a haemodynamic predictor of intraluminal thrombus

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, 20140163, published 8 October 2014470 2014 Proc. R. Soc. A   P. Di Achille, G. Tellides, C. A. Figueroa and J. D. Humphrey   thrombus formation in abdominal aortic aneurysms A haemodynamic predictor of intraluminal    
Supplementary data
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Received: 27 February 2014 Accepted: 13 August 2014
Subject Areas: biomedical engineering, computer modelling and simulation
Keywords: platelet activation, endothelial dysfunction, computational fluid dynamics, thrombosis
Author for correspondence: J. D. Humphrey e-mail: [email protected]
Electronic supplementary material is available at http://dx.doi.org/10.1098/rspa.2014.0163 or via http://rspa.royalsocietypublishing.org.
A haemodynamic predictor of intraluminal thrombus formation in abdominal aortic aneurysms P. Di Achille1, G. Tellides2,3, C. A. Figueroa4
and J. D. Humphrey1,3
1Department of Biomedical Engineering, Yale University, New Haven, CT, USA 2Department of Surgery, and 3Vascular Biology and Therapeutics Program, Yale School of Medicine, New Haven, CT, USA 4Department of Surgery and Biomedical Engineering, University of Michigan, Ann Arbor, MI, USA
Intraluminal thrombus (ILT) is present in over 75% of all abdominal aortic aneurysms (AAAs) and probably contributes to the complex biomechanics and pathobiology of these lesions. A reliable predictor of thrombus formation in enlarging lesions could thereby aid clinicians in treatment planning. The primary goal of this work was to identify a new phenomenological metric having clinical utility that is motivated by the hypothesis that two basic haemodynamic features must coincide spatially and temporally to promote the formation of a thrombus on an intact endothelium—platelets must be activated within a shear flow and then be presented to a susceptible endothelium. Towards this end, we propose a new thrombus formation potential (TFP) that combines information on the flow-induced shear history experienced by blood-borne particles that come in close proximity to the endothelium with information on both the time-averaged wall shear stress (WSS) and the oscillatory shear index (OSI) that locally affect the endothelial mechanobiology. To illustrate the possible utility of this new metric, we show computational results for 10 carotid arteries from five patients where regions of low WSS and high OSI tend not to be presented with activated platelets (i.e. they have a low TFP), consistent with the thrombo-resistance of the healthy carotid despite its complex haemodynamics. Conversely, we show
2014 The Author(s) Published by the Royal Society. All rights reserved.
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results for three patients that high TFP co-localizes with regions of observed thin thrombus in AAAs, which contrasts with findings of low TFP for the abdominal aorta of three healthy subjects. We submit that these promising results suggest the need for further consideration of the TFP, or a similar combined metric, as a potentially useful clinical predictor of the possible formation of ILT in AAAs.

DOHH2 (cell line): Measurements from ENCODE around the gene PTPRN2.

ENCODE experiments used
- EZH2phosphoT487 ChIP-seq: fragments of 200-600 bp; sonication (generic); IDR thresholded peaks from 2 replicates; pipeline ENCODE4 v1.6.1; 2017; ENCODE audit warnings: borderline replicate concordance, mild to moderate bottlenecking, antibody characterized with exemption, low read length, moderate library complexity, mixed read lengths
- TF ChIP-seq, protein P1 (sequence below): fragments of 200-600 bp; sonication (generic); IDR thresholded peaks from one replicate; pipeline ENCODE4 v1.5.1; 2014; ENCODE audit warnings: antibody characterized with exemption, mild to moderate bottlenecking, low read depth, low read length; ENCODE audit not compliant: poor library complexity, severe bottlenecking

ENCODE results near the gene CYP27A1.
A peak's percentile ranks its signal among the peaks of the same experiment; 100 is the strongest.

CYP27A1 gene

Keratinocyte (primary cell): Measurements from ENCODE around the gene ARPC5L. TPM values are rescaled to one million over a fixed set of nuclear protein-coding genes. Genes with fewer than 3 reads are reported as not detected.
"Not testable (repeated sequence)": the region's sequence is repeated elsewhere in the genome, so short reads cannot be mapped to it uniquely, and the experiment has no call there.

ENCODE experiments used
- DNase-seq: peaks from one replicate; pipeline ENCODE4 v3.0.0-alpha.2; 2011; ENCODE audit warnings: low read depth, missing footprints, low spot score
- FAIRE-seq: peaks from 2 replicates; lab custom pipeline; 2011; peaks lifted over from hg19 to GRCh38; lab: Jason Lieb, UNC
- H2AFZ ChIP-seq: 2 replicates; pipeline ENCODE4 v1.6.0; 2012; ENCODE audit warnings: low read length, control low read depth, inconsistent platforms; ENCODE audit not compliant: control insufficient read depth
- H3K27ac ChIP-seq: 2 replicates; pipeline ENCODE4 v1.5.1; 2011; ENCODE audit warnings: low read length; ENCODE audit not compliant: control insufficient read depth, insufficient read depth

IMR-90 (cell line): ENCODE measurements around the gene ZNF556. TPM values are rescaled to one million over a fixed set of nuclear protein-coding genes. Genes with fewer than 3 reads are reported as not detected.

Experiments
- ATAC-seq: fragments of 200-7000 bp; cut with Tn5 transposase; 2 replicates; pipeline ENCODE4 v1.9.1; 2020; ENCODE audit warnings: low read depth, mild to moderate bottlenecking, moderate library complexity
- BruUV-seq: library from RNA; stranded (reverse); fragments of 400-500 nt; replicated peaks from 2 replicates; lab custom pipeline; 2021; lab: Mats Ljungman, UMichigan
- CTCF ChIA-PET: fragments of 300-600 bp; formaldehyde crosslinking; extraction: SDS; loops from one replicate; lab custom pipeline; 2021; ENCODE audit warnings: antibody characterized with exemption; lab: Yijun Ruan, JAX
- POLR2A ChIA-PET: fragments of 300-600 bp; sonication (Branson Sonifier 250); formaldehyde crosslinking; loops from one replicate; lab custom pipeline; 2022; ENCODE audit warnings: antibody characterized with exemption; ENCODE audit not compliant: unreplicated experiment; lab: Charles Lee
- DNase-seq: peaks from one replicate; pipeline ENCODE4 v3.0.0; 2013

1. Introduction Abdominal aortic aneurysms (AAAs) are responsible for significant morbidity and mortality, particularly in older males. Over 75% of these lesions contain an intraluminal thrombus (ILT), which, in many cases, fills the lesion and yields a lumen of nearly normal size despite the extreme dilatation of the aortic wall. There remains a significant controversy over the precise roles an ILT may play in the enlargement and potential rupture of these aneurysms, but it appears that thrombus is important both biomechanically and biochemically [1–3]. There is, therefore, a pressing need to understand better the conditions that lead to the formation of an ILT within these potentially life-threatening lesions.
The natural history of an ILT can be thought to consist of three basic phases: an initial change in platelet activity, the formation of an associated insoluble fibrin clot and possible fibrinolysis. The first phase actually involves three steps as well: the activation, adhesion and aggregation of platelets. Many prior studies have focused on specific aspects of the mechanisms underlying thrombus formation within a general haemodynamic field as revealed by multiple papers [4–6]. In particular, there has been an appropriate move towards multiscale models wherein one can capture contributions ranging from molecular-level chemical reaction kinetics to macroscopic haemodynamics. Notwithstanding these many advances, Cito et al. [6, p. 122] correctly conclude that ‘there is not any validated tool capable of informing clinicians in terms of predictive diagnostics and surgical planning of diseases wherein blood clotting plays a relevant role, such as aneurysm’.
In this paper, we adopted a different, complementary, approach to understand conditions that can lead to thrombus development in AAAs. Rather than including complexities of the molecular mechanisms, we sought a phenomenological metric that could reveal a haemodynamic threshold that stratifies the risk of forming a thrombus within a complex unsteady flow field. Moreover, different from most prior studies that focus on stenoses, ruptured atherosclerotic plaques or implanted devices wherein thrombus tends to form, we focused first on a region of the normal vasculature that is not susceptible to thrombus formation despite its complex geometry and haemodynamics. That is, we suggest that one can unveil lower bounds of useful haemodynamic metrics by identifying values for which thrombus does not occur and then contrast these values with those associated with clinical cases wherein thrombus has been observed. Towards this end, we focused first on the non-thrombogenic human carotid artery, including the bifurcation and the sinus, which is characterized by a local dilatation of the wall, and then examined three counter-examples based on AAAs harbouring a thin ILT. To complete the study, we also examined three models of healthy abdominal aorta free of thrombus. From these three cases, we found a new ‘thrombus formation potential’ (TFP) that appears to predict the location of thrombus formation within AAAs while explaining why normal regions of the arterial tree typically remain thrombus free.